Ordinary radix systems for representing numbers, like binary or decimal, use fixed finite sets of digits. The same is true for bijective numeration, used for columns of spreadsheets. In bijective numbering, every string of digits represents a unique number, shorter strings represent smaller numbers, and strings of equal length have the usual order. In spreadsheets, the digits are letters A–Z, one-letter strings represent numbers \(1\) through \(26\), two-letter strings represent \(27\) through \(26+26^2=702\), etc. Instead, mixed radix systems like the factorial number system have position-varying digit sets. In factorial numbering, the \(i\)th digit can range from \(0\) to \(i-1\), with place value \((i-1)!\). The value of a digit string is the sum of digits times place values. One could combine these ideas and get a bijective factorial number system, in which strings of at most \(i\) digits can represent numbers up to the sum of the first \(i\) factorials. But in all of these mixed radix systems, the digits are not drawn from a finite set. Maybe we need another numbering system just to describe each digit of a mixed-radix number? This leads to the idea of a recursive numbering system, where the digits of a mixed-radix system are themselves numbers in the same system.

An example might clarify this idea. Let’s start with a recursive numbering system based on binary. Like other mixed-radix systems, we’ll number the digit positions starting with \(i=0\) at the right. Each position has a place value, the product of the numbers of choices for earlier digits, and the value of a sequence of digits is the sum of digits times place value. We’ll start with two choices of digit in position \(0\), like binary, and in later positions we’ll use the values we’ve already constructed as allowable digits.

  • In position \(i=0\), the two available digits given in the base case are \(0\) and \(1\), allowing us to represent only the numbers \(0\) and \(1\) as one-digit strings.
  • In position \(i=1\), there are still only two digits available, the two numbers \(0\) and \(1\) that have shorter representations. In this position, they have place value \(2\), allowing any number from \(0\) to \(3\) to be represented as a two-digit string.
  • In position \(i=2\), we now have four digits available, the numbers from \(0\) to \(3\). These have place value \(4\), allowing any number from \(0\) to \(15\) to be represented with three digits.

At each successive level of this structure, the number of available digits and place values will be equal. Each new digit squares the range of representable numbers. In any position \(i>0\), we will have \(2^{2^{i-1}}\) digits available, with place value \(2^{2^{i-1}}\), allowing any number from \(0\) to \(2^{2^{i}}-1\) to be represented. In some sense, though, we haven’t done anything very interesting yet. Like binary, we just get powers of two. The recursive-binary representation of a number can be obtained in a trivial way from its binary representation, by partitioning the bits into groups of 1, 1, 2, 4, 8, … bits.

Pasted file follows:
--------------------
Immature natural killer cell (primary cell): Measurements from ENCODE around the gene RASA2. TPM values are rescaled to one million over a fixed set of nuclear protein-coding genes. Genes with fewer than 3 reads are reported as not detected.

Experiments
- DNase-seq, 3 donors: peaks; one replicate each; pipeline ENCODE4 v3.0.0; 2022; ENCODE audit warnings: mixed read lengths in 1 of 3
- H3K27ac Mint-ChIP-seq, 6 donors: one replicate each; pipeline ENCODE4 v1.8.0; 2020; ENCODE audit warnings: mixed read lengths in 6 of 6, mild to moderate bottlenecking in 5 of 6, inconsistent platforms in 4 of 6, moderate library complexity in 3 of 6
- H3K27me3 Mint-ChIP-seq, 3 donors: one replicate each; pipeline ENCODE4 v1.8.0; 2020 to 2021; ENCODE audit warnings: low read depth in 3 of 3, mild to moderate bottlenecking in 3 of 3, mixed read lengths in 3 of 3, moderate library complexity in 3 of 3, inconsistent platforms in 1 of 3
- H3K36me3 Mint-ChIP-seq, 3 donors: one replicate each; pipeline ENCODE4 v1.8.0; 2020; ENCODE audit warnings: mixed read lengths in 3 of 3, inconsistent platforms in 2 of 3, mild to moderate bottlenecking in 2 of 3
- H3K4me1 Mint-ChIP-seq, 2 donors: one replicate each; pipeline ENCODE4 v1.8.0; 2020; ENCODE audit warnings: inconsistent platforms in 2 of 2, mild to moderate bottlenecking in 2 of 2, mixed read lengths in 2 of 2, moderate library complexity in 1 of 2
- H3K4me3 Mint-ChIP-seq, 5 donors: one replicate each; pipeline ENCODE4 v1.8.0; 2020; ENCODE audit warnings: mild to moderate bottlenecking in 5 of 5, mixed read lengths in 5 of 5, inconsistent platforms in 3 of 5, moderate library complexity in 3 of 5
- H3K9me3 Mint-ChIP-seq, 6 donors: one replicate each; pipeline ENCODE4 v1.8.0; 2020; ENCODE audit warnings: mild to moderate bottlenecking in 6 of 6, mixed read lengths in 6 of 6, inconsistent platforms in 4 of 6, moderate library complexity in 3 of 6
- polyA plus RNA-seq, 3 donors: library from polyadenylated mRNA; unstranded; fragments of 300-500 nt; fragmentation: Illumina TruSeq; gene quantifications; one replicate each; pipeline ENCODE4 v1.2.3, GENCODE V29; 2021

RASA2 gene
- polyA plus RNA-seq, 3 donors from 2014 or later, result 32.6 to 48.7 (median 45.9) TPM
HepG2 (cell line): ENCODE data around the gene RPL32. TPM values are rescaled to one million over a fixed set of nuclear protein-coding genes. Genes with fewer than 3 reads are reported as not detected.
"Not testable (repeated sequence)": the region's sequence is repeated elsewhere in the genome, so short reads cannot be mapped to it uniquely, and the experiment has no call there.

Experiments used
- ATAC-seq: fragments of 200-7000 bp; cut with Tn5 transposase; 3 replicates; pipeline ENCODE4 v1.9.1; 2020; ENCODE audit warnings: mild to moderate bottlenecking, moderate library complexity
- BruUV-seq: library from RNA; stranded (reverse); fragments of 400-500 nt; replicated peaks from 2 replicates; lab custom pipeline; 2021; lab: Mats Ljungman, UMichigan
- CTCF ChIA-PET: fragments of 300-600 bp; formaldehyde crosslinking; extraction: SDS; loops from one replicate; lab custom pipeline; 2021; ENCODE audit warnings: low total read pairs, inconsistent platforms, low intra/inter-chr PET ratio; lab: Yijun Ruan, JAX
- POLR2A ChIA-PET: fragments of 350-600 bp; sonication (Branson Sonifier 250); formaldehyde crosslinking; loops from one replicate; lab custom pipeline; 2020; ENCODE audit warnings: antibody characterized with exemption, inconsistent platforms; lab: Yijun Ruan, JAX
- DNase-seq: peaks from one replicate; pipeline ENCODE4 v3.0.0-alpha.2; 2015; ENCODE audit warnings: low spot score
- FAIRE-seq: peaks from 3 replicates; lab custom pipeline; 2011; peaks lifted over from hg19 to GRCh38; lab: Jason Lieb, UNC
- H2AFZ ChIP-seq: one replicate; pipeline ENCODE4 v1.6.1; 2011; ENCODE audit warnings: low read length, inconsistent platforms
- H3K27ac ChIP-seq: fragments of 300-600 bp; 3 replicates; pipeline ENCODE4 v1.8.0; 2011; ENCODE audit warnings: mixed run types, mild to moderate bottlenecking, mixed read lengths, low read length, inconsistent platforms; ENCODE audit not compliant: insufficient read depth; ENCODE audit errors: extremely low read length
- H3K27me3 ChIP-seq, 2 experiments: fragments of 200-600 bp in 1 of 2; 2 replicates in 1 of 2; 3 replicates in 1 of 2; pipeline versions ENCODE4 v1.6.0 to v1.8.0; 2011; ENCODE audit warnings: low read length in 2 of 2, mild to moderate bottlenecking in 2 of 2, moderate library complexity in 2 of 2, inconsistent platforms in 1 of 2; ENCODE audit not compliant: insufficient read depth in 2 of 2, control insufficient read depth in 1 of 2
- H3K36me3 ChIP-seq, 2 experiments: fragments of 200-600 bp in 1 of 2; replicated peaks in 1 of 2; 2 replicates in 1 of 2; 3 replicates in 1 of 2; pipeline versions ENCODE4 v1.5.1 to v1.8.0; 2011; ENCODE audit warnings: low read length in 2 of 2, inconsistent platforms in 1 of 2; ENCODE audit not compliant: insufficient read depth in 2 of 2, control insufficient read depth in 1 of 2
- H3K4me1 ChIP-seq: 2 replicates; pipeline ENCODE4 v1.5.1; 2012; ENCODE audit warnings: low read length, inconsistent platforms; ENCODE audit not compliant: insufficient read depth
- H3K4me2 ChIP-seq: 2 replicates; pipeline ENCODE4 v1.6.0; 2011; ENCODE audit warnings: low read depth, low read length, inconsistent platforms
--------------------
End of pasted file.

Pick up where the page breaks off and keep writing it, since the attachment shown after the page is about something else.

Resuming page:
Instead, a bijective numbering system leads to more interesting results when handled recursively. For recursive bijective numbering, we can start with a much simpler base case, the empty string, which can be interpreted in any bijective numbering system as representing the number \(0\). With this base case, we can define a bijective numbering system in which the available digits in position \(i\) (starting from \(i=0\) in the rightmost digit) are the numbers that can be represented by strings of length at most \(i\):

  • In position \(i=0\), there is only one available digit, the number \(0\) (already represented by the empty string), producing only one single-digit value, representing the number \(1\).
  • In position \(i=1\), there are two available digits, the numbers \(0\) and \(1\) that we have already represented, so there are two two-digit sequences possible, representing two more numbers \(2\) and \(3\).
  • In position \(i=2\), there are four available digits, providing eight three-digit sequences that can represent the numbers \(4\) through \(11\).

If we let \(n_i\) denote the number of values that can be obtained by strings of exactly \(i\) digits, then we obtain a recurrence \(n_0=1\) (the zero-length strings represent only one value, zero) and \(n_i=n_{i-1}\sum_{j<i}n_j\) (there are \(n_{i-1}\) choices for the string up to its last digit, and \(\sum_{j<i}n_j\) choices for the last digit). This recurrence has the sequence of values 1, 1, 2, 8, 96, 10368, 108615168, … and its partial sums 1, 2, 4, 12, 108, 10476, 108625644, … give the total number of values that can be represented by strings of up to \(i\) digits.

The same idea can be represented graphically. Given a number represented by this recursive bijective numbering system, draw an ordered tree, where an \(i\)-digit number is represented by a tree whose root has \(i\) children, one for each digit, and where each digit is represented in the same way by a subtree. Conversely, if we have an ordered tree, we can think of it as representing a recursive bijective number, whose digits are computed recursively from the children of the root. In our recursive bijective numbers, we required that each digit be representable as a string of length at most its position; translating this requirement into tree terminology, each node that is the \(i\)th child of its parent (again starting with \(i=0\) on the right) must have degree at most \(i\).

Equivalence between recursive bijective numbering and tree enumeration

It follows that the sequences of numbers of representable values for \(i\)-digit strings and for \(\le i\)-digit strings, above, also give the numbers of ordered trees that obey this degree constraint, with root degree \(i\) or \(\le i\), respectively.

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